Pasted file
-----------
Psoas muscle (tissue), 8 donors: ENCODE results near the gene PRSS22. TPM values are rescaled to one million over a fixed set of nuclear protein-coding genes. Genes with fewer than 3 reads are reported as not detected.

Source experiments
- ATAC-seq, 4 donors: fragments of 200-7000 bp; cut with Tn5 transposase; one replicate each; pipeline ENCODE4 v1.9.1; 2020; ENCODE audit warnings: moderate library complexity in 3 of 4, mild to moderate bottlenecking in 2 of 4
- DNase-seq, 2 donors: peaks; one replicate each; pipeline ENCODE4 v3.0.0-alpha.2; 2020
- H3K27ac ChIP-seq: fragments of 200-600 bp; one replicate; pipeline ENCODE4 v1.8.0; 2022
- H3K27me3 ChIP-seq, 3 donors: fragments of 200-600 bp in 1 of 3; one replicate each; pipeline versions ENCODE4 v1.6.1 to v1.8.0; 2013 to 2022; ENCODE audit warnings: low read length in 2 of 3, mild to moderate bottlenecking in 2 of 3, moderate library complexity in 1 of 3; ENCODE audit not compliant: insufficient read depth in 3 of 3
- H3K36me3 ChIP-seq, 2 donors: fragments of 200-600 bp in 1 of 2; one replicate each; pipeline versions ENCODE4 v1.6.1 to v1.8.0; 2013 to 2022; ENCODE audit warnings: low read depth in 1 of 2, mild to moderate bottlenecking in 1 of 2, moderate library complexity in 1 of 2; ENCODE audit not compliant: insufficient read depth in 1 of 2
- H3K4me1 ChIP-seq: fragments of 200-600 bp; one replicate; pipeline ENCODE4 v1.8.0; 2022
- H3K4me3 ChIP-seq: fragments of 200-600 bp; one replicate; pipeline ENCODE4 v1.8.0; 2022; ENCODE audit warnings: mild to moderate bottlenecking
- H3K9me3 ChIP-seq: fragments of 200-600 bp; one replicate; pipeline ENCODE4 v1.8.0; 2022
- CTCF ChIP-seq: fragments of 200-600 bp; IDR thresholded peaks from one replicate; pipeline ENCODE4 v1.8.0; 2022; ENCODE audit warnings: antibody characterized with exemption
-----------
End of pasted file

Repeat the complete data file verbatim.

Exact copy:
Psoas muscle (tissue), 8 donors: ENCODE results near the gene PRSS22. TPM values are rescaled to one million over a fixed set of nuclear protein-coding genes. Genes with fewer than 3 reads are reported as not detected.

Source experiments
- ATAC-seq, 4 donors: fragments of 200-7000 bp; cut with Tn5 transposase; one replicate each; pipeline ENCODE4 v1.9.1; 2020; ENCODE audit warnings: moderate library complexity in 3 of 4, mild to moderate bottlenecking in 2 of 4
- DNase-seq, 2 donors: peaks; one replicate each; pipeline ENCODE4 v3.0.0-alpha.2; 2020
- H3K27ac ChIP-seq: fragments of 200-600 bp; one replicate; pipeline ENCODE4 v1.8.0; 2022
- H3K27me3 ChIP-seq, 3 donors: fragments of 200-600 bp in 1 of 3; one replicate each; pipeline versions ENCODE4 v1.6.1 to v1.8.0; 2013 to 2022; ENCODE audit warnings: low read length in 2 of 3, mild to moderate bottlenecking in 2 of 3, moderate library complexity in 1 of 3; ENCODE audit not compliant: insufficient read depth in 3 of 3
- H3K36me3 ChIP-seq, 2 donors: fragments of 200-600 bp in 1 of 2; one replicate each; pipeline versions ENCODE4 v1.6.1 to v1.8.0; 2013 to 2022; ENCODE audit warnings: low read depth in 1 of 2, mild to moderate bottlenecking in 1 of 2, moderate library complexity in 1 of 2; ENCODE audit not compliant: insufficient read depth in 1 of 2
- H3K4me1 ChIP-seq: fragments of 200-600 bp; one replicate; pipeline ENCODE4 v1.8.0; 2022
- H3K4me3 ChIP-seq: fragments of 200-600 bp; one replicate; pipeline ENCODE4 v1.8.0; 2022; ENCODE audit warnings: mild to moderate bottlenecking
- H3K9me3 ChIP-seq: fragments of 200-600 bp; one replicate; pipeline ENCODE4 v1.8.0; 2022
- CTCF ChIP-seq: fragments of 200-600 bp; IDR thresholded peaks from one replicate; pipeline ENCODE4 v1.8.0; 2022; ENCODE audit warnings: antibody characterized with exemption